The Coalition’s attempt to wrest the broadband initiative away from the Gillard government has unfortunately failed to hit the mark, hamstrung by a lack of policy detail that many were hoping would be forthcoming. On top of that the apparent backflip by Malcolm Turnbull on the issue of NBN costing and doubts about how much the opposition communications spokesman knew about Huawei’s exclusion from the NBN, have both cast an embarrassing shadow on the Coalition’s game plan.
Show me the money
Rather than getting bogged down by concrete facts and figures opposition communications spokesman Malcolm Turnbull chose to focus on aspiration goals, which were delivered with healthy lashings of the Coalition’s NBN mantra- we will give the people faster broadband, cheaper and sooner than what Labor has promised.
The one new feature on display was a consumer survey, which is supposedly designed to deliver new insight when it comes to deciding which areas get the NBN fibre. It’s a gimmick which isn’t entirely without merit but more on that later.
Turnbull’s admission that the Coalition is unable to provide a fully costed broadband policy by the next election is a grievous blow to the opposition’s NBN credentials. The shadow communications minister may justify this fact by saying that his party doesn’t have the necessary contractual information to present a fully-costed alternative. However, any sympathy for the Coalition evaporates rather quickly when one remembers that Turnbull told the AFR in August that he had a fully costed policy document ready to go. Something was obviously lost in translation then because Turnbull played a very different tune this week.
For the time being the Coalition persists in running with its promise of a cheaper, more affordable broadband network which will be completed sooner than Labor’s NBN. Just how this will be achieved is still a mystery to most and the Coalition certainly won’t be clearing anytime soon.
The analysts at Citibank have had a stab at it. Deutsche Bank and Goldman Sachs have done their analysis and as Turnbull is quick to point out we only need look at the BT experience to get an inkling of what’s in store. Unfortunately, it’s hard to see how the current situation is beneficial to developing a viable broadband future for Australia, especially when Turnbull’s appeal for public trust continues to be eroded by the absence of meaningful policy details
Huawei briefs, who knows what
With Turnbull already copping grief about the lack of a policy document, the revelations in The Australian will make further uncomfortable reading for the Liberal frontbencher. Uncomfortable, because it will allow Turnbull's critics to cast further aspersions about his professed love for more truth and honesty in Australian politics.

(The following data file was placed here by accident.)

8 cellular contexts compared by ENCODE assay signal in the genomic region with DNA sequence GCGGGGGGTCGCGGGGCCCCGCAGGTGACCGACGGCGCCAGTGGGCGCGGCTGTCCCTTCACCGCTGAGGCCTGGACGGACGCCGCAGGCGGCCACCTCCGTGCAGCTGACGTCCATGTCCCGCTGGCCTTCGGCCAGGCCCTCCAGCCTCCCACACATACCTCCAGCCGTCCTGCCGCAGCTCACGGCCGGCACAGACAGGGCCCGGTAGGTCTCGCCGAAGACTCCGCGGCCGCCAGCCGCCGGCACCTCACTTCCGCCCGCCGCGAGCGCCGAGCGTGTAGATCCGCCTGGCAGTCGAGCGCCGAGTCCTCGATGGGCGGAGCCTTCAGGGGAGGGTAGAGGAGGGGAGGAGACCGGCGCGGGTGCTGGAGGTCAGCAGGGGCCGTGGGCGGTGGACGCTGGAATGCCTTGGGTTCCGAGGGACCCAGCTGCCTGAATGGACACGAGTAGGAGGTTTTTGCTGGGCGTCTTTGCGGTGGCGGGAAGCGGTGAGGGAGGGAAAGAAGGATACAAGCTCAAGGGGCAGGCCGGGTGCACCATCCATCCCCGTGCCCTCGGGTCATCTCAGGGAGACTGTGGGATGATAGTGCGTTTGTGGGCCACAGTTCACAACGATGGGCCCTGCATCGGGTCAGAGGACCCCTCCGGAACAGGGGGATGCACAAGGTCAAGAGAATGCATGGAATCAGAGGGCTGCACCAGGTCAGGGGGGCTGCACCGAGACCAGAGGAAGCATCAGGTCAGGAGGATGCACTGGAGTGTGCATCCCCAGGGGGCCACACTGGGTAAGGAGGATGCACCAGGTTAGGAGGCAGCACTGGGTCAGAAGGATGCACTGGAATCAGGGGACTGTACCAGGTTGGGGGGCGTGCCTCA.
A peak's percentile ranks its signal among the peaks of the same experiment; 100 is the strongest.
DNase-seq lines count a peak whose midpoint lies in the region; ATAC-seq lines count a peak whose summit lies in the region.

The issue stems from Turnbull's promise last month to review the Gillard government's decision to ban Huawei from taking part in the NBN process. The basis of the ban was intelligence provided to the government by the ASIO.
Turnbull said in August that any review on Huawei's status would be conducted in light of all the available security intelligence advice, but the Coalition had not been privy to the information that the ASIO had provided to the government.
However, The Australian contends that Turnbull was briefed by ASIO in Canberra on May 9, with Deputy Opposition Leader and foreign affairs spokeswoman Julie Bishop also sitting in on the ASIO briefing.
While this should have little or no impact on whether Huawei is allowed back into the NBN game, it's not a good look for Turnbull.
The 'faster broadband survey' gimmick
Now to the survey, which is a gimmick hatched well past its use by date and perhaps designed to serve more as a PR exercise than anything else.
The one thing that the survey should provide is information on where work is needed, except that a partisan a closed survey will deliver little or no new information. The entire exercise would have made a lot more sense three years ago but the Coalition was at the time too busy tearing down the NBN. At the end it cost them the election and Turnbull’s recent form does nothing to highlight that perhaps the Coalition has learned its lesson.